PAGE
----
Did you know May is National Bike Month? To celebrate, Birmingham’s cycling community is participating in the Ride of Silence on Wednesday, May 20. Keep reading to learn more about this international event and how you can get involved.
What is the Ride of Silence?
The Ride of Silence is an event that’s observed around the world. Many of Birmingham’s traditional events that celebrate National Bike Month have been postponed. However, the Ride of Silence is rolling right along—with a few social distancing modifications, of course.
The Ride of Silence aims to:
- Promote cycling safety
- Promote the sharing of roads
- Promote the need for enhanced cycling infrastructure
- Recognize and honor all cyclists who have been killed or injured
- Draw awareness of cyclists to motorist and civic officials
How to get involved
Even City Councilor Darrell O’Quinn will be participating in the event. Here’s how he is utilizing his ride:
I will be reflecting on the lives of those lost while riding solo, rather than in a large group from Homewood Cahaba Cycles. Nevertheless, the need for awareness of our friends, family and neighbors on bikes is perhaps greater now than it ever has been.
Hold a moment of silence at a designated banner
Ride of Silence banners are used as a symbol of respect to honor cyclists who have been killed or injured on our roads. Whether you’re a cyclist or a spectator, you can pay your respects by observing a moment of silence at these banners.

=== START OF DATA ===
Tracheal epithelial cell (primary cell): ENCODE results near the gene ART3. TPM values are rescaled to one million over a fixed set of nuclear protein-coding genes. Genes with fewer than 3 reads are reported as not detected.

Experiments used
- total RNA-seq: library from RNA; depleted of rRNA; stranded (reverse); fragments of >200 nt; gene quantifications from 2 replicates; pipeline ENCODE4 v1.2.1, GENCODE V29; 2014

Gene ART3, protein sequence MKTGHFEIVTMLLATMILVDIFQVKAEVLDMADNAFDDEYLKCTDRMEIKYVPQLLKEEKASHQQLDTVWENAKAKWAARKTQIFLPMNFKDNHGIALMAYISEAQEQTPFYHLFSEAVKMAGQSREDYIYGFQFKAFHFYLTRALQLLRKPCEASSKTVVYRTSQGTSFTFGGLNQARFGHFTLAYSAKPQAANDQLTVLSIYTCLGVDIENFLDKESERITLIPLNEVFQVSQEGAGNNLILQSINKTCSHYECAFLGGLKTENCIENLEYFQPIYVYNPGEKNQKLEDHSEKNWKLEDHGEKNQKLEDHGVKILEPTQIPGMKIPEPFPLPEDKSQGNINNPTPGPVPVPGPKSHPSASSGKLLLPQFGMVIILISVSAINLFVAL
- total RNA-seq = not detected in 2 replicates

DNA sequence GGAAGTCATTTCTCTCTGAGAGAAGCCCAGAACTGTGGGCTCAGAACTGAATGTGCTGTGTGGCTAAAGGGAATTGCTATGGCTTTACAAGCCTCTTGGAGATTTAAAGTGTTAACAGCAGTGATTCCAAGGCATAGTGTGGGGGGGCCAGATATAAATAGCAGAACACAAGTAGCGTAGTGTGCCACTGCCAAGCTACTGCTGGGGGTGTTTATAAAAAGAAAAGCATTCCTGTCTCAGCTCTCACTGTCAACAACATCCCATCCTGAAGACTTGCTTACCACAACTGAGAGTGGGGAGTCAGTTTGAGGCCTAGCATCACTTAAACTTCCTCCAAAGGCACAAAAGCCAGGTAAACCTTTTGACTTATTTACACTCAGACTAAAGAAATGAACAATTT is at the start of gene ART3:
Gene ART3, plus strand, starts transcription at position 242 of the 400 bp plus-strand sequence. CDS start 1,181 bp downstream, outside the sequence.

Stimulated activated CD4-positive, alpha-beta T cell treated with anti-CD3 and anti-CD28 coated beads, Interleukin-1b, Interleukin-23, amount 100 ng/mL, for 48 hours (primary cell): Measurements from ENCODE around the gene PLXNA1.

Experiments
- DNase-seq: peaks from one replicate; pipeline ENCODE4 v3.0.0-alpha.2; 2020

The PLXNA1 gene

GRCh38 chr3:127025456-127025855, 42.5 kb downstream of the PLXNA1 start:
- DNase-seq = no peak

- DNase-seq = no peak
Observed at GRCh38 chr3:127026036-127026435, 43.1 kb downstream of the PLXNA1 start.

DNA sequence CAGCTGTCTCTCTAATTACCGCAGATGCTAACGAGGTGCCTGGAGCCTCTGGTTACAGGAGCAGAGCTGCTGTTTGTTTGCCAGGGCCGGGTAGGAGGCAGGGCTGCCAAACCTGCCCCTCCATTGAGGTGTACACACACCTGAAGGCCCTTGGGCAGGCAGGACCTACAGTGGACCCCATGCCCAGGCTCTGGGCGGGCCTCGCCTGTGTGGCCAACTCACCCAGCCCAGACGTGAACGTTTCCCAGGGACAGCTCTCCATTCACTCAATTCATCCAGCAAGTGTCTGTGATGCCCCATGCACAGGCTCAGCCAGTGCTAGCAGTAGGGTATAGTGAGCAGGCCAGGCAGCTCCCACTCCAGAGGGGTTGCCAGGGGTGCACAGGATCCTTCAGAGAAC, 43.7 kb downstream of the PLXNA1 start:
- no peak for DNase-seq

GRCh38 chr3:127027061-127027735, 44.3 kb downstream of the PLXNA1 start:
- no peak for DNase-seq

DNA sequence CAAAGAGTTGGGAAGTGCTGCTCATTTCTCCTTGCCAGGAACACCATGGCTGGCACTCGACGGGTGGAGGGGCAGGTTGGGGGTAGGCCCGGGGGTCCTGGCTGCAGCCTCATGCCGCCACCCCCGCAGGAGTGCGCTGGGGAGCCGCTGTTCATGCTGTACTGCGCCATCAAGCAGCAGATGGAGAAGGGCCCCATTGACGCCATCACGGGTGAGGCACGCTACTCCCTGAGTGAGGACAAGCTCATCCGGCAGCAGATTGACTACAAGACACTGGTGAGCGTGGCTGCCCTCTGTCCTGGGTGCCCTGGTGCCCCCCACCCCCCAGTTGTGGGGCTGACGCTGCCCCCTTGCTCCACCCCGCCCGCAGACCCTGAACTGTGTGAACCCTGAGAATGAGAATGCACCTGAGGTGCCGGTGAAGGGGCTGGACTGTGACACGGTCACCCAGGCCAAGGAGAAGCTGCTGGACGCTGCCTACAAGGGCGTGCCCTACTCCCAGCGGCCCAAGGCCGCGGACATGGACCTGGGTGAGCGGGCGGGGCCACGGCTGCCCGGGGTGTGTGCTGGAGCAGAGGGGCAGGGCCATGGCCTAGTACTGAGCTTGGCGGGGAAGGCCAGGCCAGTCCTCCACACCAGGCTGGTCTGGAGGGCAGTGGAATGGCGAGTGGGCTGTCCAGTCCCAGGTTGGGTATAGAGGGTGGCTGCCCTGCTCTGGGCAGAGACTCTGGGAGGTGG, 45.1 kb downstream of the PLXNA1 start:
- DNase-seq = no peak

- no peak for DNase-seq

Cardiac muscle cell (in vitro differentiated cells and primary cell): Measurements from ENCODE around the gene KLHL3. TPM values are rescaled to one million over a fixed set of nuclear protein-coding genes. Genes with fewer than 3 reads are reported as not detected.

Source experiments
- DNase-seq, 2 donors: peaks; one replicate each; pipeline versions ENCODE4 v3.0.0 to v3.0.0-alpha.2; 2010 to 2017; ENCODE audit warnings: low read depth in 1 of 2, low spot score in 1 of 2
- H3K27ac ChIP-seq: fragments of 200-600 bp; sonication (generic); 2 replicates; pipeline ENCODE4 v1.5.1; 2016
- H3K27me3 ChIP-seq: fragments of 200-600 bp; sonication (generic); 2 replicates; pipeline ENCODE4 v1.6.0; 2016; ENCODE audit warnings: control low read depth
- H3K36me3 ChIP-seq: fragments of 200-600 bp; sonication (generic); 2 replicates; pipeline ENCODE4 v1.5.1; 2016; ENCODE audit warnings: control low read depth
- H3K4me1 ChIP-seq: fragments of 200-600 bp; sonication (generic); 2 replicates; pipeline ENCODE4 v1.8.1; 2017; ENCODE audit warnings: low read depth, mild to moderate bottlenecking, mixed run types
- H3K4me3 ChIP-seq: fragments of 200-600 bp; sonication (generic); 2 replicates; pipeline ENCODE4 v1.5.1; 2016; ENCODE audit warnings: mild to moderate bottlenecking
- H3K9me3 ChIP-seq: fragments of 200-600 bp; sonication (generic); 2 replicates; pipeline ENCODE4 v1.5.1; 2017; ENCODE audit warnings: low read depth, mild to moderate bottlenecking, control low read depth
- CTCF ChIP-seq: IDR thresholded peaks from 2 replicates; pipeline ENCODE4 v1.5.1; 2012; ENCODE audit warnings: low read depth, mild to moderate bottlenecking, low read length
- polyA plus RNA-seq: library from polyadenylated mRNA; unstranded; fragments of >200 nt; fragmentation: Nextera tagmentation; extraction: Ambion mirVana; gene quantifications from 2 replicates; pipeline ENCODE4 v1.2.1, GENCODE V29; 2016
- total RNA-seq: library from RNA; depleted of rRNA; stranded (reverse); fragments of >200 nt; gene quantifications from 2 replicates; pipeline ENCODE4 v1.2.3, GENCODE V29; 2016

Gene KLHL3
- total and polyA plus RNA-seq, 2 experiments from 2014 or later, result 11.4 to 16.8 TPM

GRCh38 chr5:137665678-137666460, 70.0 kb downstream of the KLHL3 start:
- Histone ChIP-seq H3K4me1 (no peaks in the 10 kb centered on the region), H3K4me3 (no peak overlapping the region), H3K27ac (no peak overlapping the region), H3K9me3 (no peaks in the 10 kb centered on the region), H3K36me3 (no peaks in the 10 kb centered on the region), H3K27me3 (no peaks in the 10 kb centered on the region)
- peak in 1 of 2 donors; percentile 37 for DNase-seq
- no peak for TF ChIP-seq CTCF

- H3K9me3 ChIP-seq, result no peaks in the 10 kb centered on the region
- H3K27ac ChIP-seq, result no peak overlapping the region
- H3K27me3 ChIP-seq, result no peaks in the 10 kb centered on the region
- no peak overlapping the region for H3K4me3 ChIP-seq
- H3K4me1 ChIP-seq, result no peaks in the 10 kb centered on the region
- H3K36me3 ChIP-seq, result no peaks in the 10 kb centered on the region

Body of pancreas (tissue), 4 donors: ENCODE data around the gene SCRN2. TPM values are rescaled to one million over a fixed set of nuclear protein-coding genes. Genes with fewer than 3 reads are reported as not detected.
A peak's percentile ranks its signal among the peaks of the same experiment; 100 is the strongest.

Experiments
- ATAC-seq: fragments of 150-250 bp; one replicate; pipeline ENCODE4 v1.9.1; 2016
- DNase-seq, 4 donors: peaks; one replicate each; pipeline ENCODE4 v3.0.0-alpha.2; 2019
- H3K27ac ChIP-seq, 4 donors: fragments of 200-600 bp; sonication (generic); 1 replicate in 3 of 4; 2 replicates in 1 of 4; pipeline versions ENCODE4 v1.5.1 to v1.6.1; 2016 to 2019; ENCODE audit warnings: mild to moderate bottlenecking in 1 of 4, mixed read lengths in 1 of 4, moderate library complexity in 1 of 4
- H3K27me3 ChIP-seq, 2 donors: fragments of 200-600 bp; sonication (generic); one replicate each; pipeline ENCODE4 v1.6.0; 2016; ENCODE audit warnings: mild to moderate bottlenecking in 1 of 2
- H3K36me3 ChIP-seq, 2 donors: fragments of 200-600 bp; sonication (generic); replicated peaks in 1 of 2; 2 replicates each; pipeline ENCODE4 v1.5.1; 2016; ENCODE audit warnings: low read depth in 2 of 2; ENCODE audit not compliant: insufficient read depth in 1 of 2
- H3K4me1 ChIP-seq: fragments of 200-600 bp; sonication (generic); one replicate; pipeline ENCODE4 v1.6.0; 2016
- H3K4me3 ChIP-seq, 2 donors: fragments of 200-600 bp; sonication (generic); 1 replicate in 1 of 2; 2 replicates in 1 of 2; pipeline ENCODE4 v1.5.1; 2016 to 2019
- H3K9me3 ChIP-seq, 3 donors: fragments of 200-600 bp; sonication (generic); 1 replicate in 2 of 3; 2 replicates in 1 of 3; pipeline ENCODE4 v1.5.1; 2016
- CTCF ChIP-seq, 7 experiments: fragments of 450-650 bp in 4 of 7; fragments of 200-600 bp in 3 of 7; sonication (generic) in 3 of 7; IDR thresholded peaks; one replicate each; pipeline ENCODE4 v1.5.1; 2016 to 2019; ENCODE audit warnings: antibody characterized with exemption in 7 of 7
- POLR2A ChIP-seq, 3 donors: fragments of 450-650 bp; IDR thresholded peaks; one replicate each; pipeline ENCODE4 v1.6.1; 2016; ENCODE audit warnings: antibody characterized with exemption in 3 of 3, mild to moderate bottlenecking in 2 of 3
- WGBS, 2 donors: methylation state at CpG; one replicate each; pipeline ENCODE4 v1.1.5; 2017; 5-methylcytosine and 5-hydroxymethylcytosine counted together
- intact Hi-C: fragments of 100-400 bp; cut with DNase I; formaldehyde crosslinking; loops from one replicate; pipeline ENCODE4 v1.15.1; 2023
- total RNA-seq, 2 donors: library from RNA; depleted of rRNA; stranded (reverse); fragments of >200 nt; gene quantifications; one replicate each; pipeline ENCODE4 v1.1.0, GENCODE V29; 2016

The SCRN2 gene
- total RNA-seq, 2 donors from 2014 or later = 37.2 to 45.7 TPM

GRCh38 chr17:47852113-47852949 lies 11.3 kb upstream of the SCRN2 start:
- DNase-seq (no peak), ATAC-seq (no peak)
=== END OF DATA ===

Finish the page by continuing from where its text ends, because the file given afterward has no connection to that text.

While you’re there, snap a quick photo and post it to your socials, including the Birmingham Bicycle Club Facebook page.
Hold a moment of silence at the “Ghost Bike”
If you’ve driven past Birmingham’s main post office, you’ve probably noticed a white bike at the corner of 3rd Avenue North and 24th Street North. This bike commemorates the cyclist Franklin Bradford Prude who was hit by an 18-wheeler on July 12, 2019. He was 56.
The Ride of Silence’s mission is to bring awareness to issues like this and promote safer roads for cyclist.
It’s been a joy to see so many parents out riding with their kids. I’d love to see that continue. Part of how [Birmingham] gets there is by building awareness that all streets are multi-modal. [The Ride of Silence] also serves as a reminder of the potential consequences of distracted driving and heavy governmental subsidization of motorized vehicle use.Darrell O’Quinn, Birmingham City Councilor